under these conditions, which in this case gives kw = 5.6 X 10~13 cm3 molecule-1 s-1. The nonzero decay of OH when the C1NO concentration is zero is due to loss of OH at the walls of the flow tube.

These wall reactions can be a problem in FFDS studies. To avoid unrecognized interferences in the data associated with these heterogeneous reactions, as well as other secondary reactions, it is generally recommended that flow tube studies of a particular reaction be carried out using as many different wall coatings as possible. In addition, the use of different carrier gases

Coated Wall Flow Tube

Reaction time (ms)

FIGURE 5.5 Typical plot of OH resonance fluorescence intensity as a function of reaction time in the presence of increasing concentrations of C1NO (in units of fO11 molecules cm-3) at 373 K (adapted from Finlayson-Pitts et al., 1986).

Reaction time (ms)

FIGURE 5.5 Typical plot of OH resonance fluorescence intensity as a function of reaction time in the presence of increasing concentrations of C1NO (in units of fO11 molecules cm-3) at 373 K (adapted from Finlayson-Pitts et al., 1986).

and flow tubes of different diameters is recommended.

Flow tubes have also been used in combination with such techniques as mass spectrometry and FTIR for product studies. For example, high-pressure flow tubes with a White cell and FTIR at the downstream end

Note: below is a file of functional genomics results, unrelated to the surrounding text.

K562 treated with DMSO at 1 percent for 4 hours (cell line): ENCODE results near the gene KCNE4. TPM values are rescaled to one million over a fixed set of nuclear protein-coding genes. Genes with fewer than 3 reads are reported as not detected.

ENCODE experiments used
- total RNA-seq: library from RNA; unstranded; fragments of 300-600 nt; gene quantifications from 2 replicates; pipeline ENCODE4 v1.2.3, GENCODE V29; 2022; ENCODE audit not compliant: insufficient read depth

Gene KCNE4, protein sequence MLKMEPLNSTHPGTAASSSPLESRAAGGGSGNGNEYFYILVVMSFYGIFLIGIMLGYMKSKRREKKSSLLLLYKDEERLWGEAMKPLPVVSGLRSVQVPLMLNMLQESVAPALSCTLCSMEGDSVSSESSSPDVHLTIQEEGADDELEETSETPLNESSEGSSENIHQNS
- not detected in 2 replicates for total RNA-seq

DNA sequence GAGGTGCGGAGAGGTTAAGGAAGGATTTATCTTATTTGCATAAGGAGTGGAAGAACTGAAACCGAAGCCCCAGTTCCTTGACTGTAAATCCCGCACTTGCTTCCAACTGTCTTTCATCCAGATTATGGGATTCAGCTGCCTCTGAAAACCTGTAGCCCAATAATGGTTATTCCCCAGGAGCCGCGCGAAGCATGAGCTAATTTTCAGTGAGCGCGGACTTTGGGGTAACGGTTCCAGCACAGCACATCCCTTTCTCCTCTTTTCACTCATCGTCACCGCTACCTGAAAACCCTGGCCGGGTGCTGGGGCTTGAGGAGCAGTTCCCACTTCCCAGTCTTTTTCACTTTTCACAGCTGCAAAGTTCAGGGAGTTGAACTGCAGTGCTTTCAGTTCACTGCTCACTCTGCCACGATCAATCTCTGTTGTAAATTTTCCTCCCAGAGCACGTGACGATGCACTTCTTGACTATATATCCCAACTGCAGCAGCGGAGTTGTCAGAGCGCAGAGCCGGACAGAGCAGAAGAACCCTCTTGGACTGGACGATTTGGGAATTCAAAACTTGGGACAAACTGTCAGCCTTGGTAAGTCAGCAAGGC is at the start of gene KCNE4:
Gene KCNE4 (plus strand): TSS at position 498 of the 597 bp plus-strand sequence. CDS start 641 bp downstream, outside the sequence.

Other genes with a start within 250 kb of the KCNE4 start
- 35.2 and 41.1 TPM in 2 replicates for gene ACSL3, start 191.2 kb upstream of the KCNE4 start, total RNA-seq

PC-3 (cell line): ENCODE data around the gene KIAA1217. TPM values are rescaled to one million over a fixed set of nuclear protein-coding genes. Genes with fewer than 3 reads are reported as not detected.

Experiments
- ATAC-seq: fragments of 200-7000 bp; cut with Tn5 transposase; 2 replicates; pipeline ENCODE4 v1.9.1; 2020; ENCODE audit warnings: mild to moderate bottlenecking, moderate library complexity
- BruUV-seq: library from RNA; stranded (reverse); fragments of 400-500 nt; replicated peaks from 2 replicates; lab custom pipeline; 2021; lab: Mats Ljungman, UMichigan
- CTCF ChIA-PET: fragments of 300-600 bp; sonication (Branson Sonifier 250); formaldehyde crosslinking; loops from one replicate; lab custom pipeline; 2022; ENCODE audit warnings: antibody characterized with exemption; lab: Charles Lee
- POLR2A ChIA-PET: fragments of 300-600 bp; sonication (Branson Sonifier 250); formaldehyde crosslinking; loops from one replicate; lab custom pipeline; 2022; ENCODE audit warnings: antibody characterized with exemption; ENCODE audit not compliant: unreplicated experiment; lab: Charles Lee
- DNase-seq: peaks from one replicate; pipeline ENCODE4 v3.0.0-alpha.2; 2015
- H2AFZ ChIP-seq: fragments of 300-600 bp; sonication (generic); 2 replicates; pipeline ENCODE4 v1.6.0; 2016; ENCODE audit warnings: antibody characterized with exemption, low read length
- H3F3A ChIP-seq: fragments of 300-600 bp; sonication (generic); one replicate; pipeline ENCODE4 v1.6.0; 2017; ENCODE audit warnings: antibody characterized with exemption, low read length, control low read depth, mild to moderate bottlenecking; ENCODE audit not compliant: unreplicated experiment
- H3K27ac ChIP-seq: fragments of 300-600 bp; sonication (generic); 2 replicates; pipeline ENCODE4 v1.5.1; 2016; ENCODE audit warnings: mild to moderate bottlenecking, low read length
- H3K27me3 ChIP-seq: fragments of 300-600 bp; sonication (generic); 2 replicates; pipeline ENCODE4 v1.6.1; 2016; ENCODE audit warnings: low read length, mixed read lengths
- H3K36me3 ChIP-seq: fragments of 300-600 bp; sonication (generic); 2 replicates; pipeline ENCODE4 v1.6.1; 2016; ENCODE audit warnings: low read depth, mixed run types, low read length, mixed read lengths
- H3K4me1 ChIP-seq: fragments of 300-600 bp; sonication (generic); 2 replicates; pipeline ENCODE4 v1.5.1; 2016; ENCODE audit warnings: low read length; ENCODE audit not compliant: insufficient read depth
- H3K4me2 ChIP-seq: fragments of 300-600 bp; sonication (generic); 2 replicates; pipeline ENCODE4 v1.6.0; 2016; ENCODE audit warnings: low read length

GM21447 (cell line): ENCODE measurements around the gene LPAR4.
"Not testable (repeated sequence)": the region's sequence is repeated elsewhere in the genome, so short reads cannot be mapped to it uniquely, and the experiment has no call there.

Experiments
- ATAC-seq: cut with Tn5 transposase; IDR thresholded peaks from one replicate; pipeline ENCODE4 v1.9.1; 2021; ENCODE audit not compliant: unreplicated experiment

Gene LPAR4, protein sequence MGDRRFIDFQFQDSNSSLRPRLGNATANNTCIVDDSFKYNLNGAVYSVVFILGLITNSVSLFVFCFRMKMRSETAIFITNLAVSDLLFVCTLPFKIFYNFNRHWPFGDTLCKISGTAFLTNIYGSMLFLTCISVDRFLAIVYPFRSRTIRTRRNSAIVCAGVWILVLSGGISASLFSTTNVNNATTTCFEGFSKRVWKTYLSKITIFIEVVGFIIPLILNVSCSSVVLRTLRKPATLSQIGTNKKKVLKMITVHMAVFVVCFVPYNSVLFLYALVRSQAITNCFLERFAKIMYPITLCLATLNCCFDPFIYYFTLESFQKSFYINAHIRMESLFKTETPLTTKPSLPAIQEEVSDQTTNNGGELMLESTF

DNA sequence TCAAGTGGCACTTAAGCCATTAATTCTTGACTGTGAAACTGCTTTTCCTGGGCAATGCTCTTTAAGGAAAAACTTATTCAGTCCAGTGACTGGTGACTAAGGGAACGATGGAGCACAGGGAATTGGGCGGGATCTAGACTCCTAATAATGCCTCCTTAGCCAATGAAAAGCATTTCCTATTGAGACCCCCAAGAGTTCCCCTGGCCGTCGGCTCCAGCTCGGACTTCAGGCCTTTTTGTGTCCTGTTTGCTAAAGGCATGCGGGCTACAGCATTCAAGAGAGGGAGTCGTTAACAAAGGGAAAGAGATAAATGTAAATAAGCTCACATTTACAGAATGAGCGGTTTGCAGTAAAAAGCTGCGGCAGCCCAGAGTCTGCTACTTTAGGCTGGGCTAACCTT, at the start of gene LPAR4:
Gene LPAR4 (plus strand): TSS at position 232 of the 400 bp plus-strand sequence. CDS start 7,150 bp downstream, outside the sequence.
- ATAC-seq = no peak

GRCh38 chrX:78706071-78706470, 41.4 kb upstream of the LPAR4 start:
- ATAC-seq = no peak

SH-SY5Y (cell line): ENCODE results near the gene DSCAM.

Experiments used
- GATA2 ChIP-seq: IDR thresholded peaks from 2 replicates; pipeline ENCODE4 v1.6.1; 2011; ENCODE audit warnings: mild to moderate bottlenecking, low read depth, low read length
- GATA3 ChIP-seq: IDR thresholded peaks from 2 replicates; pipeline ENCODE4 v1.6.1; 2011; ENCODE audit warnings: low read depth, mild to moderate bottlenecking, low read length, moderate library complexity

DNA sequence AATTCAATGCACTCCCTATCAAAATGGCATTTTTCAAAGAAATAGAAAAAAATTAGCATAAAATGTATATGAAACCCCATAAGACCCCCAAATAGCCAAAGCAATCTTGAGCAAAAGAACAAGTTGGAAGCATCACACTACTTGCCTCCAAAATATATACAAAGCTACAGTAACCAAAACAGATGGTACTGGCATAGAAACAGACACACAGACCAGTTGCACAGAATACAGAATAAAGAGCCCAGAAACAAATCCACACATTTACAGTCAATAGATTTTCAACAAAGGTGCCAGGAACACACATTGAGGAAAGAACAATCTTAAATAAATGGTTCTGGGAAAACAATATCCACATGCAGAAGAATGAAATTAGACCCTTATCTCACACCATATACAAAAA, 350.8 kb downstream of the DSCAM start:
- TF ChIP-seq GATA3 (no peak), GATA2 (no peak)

[CINO] (1013 molecules cm"3)

FIGURE 5.6 Typical plot of observed first-order rate constants for the decay of OH as a function of the initial CINO concentration at 373 K (adapted from Finlayson-Pitts et al., 1986).

[CINO] (1013 molecules cm"3)

FIGURE 5.6 Typical plot of observed first-order rate constants for the decay of OH as a function of the initial CINO concentration at 373 K (adapted from Finlayson-Pitts et al., 1986).

have been used with modulation of the reactants to obtain mechanistic information. In this approach, the radical source is modulated, and changes in the spectra with the source on and off are used to identify and quantify products (Donahue et al., 1996b).

3. Flash Photolysis Systems

As the name implies, this technique relies on flash photolysis to generate the reactive species A. In one of the most common configurations, resonance or induced fluorescence is used to monitor the decay of A—hence the name flash photolysis-resonance fluorescence (FP-RF). Since lasers are now frequently used as the photolysis source, the term laser flash photolysis-resonance fluorescence (LFP-RF) is also used.

Figure 5.7 is a schematic diagram of a typical FP-RF apparatus used to study chlorine atom reactions (Nicovich and Wine, 1996). For example, the fourth harmonic at 266 nm from an Nd:YAG laser can be used to generate chlorine atoms from the dissociation of phosgene, COCl2. After a preset time following the photolytic flash, the time decay of the reactive species is monitored using the fluorescence excited by a resonance lamp. Since B is present in concentrations in great excess compared to A, care must be taken to avoid impurities that may react with A or photolyze to produce reactive species that do. A restriction on the nature of B is that it must not photolyze significantly itself; reactions of such species as NOz and 03, which dissociate to produce highly reactive oxygen atoms, are often difficult to study with this technique. In addition, care must be taken to avoid the buildup of reaction products or of photolysis products in the photolysis cell, since some of these can photolyze and produce interfering secondary reactions. This is usually accomplished by using a slow flow of gas through the cell.